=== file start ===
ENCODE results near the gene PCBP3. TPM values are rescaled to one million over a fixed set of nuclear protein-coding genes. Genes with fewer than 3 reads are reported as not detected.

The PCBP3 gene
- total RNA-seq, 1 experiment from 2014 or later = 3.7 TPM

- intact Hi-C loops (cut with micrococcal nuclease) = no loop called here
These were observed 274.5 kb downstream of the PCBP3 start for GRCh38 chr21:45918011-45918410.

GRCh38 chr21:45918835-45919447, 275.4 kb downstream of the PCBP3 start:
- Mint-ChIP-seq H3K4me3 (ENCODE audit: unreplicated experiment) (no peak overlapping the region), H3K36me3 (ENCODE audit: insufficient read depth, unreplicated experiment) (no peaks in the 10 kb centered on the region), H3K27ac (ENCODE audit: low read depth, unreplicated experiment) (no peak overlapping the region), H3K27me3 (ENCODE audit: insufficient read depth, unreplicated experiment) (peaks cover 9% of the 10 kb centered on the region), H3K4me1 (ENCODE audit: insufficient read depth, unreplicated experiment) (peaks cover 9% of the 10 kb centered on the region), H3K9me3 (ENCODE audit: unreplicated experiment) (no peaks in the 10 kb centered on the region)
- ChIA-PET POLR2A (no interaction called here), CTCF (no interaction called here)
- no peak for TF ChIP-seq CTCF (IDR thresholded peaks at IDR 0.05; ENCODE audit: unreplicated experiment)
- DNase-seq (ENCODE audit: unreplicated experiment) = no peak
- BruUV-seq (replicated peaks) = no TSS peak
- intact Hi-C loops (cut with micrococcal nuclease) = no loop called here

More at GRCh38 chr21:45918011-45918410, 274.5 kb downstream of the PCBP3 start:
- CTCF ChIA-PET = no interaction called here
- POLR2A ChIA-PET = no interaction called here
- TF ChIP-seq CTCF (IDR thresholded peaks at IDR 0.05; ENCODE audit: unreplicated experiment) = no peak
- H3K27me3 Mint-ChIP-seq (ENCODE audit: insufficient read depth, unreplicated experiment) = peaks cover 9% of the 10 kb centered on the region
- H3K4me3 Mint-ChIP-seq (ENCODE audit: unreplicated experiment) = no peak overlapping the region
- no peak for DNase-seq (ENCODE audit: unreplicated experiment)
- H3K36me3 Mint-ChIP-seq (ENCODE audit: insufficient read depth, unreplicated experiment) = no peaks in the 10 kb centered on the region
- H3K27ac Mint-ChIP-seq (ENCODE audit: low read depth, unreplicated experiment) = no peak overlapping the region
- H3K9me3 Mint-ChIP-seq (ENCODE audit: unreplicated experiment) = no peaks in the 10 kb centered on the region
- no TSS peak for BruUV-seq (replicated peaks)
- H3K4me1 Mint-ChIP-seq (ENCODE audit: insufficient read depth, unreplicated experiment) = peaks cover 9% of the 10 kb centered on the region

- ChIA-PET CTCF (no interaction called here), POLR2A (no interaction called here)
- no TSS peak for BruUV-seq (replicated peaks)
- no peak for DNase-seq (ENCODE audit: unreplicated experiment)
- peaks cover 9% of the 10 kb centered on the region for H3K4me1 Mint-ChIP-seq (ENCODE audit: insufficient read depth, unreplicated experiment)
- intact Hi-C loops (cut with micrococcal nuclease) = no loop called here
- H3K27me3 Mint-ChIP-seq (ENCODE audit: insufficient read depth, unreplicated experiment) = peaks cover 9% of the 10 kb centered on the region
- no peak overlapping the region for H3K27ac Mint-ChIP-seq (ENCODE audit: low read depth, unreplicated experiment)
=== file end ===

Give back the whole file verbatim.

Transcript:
ENCODE results near the gene PCBP3. TPM values are rescaled to one million over a fixed set of nuclear protein-coding genes. Genes with fewer than 3 reads are reported as not detected.

The PCBP3 gene
- total RNA-seq, 1 experiment from 2014 or later = 3.7 TPM

- intact Hi-C loops (cut with micrococcal nuclease) = no loop called here
These were observed 274.5 kb downstream of the PCBP3 start for GRCh38 chr21:45918011-45918410.

GRCh38 chr21:45918835-45919447, 275.4 kb downstream of the PCBP3 start:
- Mint-ChIP-seq H3K4me3 (ENCODE audit: unreplicated experiment) (no peak overlapping the region), H3K36me3 (ENCODE audit: insufficient read depth, unreplicated experiment) (no peaks in the 10 kb centered on the region), H3K27ac (ENCODE audit: low read depth, unreplicated experiment) (no peak overlapping the region), H3K27me3 (ENCODE audit: insufficient read depth, unreplicated experiment) (peaks cover 9% of the 10 kb centered on the region), H3K4me1 (ENCODE audit: insufficient read depth, unreplicated experiment) (peaks cover 9% of the 10 kb centered on the region), H3K9me3 (ENCODE audit: unreplicated experiment) (no peaks in the 10 kb centered on the region)
- ChIA-PET POLR2A (no interaction called here), CTCF (no interaction called here)
- no peak for TF ChIP-seq CTCF (IDR thresholded peaks at IDR 0.05; ENCODE audit: unreplicated experiment)
- DNase-seq (ENCODE audit: unreplicated experiment) = no peak
- BruUV-seq (replicated peaks) = no TSS peak
- intact Hi-C loops (cut with micrococcal nuclease) = no loop called here

More at GRCh38 chr21:45918011-45918410, 274.5 kb downstream of the PCBP3 start:
- CTCF ChIA-PET = no interaction called here
- POLR2A ChIA-PET = no interaction called here
- TF ChIP-seq CTCF (IDR thresholded peaks at IDR 0.05; ENCODE audit: unreplicated experiment) = no peak
- H3K27me3 Mint-ChIP-seq (ENCODE audit: insufficient read depth, unreplicated experiment) = peaks cover 9% of the 10 kb centered on the region
- H3K4me3 Mint-ChIP-seq (ENCODE audit: unreplicated experiment) = no peak overlapping the region
- no peak for DNase-seq (ENCODE audit: unreplicated experiment)
- H3K36me3 Mint-ChIP-seq (ENCODE audit: insufficient read depth, unreplicated experiment) = no peaks in the 10 kb centered on the region
- H3K27ac Mint-ChIP-seq (ENCODE audit: low read depth, unreplicated experiment) = no peak overlapping the region
- H3K9me3 Mint-ChIP-seq (ENCODE audit: unreplicated experiment) = no peaks in the 10 kb centered on the region
- no TSS peak for BruUV-seq (replicated peaks)
- H3K4me1 Mint-ChIP-seq (ENCODE audit: insufficient read depth, unreplicated experiment) = peaks cover 9% of the 10 kb centered on the region

- ChIA-PET CTCF (no interaction called here), POLR2A (no interaction called here)
- no TSS peak for BruUV-seq (replicated peaks)
- no peak for DNase-seq (ENCODE audit: unreplicated experiment)
- peaks cover 9% of the 10 kb centered on the region for H3K4me1 Mint-ChIP-seq (ENCODE audit: insufficient read depth, unreplicated experiment)
- intact Hi-C loops (cut with micrococcal nuclease) = no loop called here
- H3K27me3 Mint-ChIP-seq (ENCODE audit: insufficient read depth, unreplicated experiment) = peaks cover 9% of the 10 kb centered on the region
- no peak overlapping the region for H3K27ac Mint-ChIP-seq (ENCODE audit: low read depth, unreplicated experiment)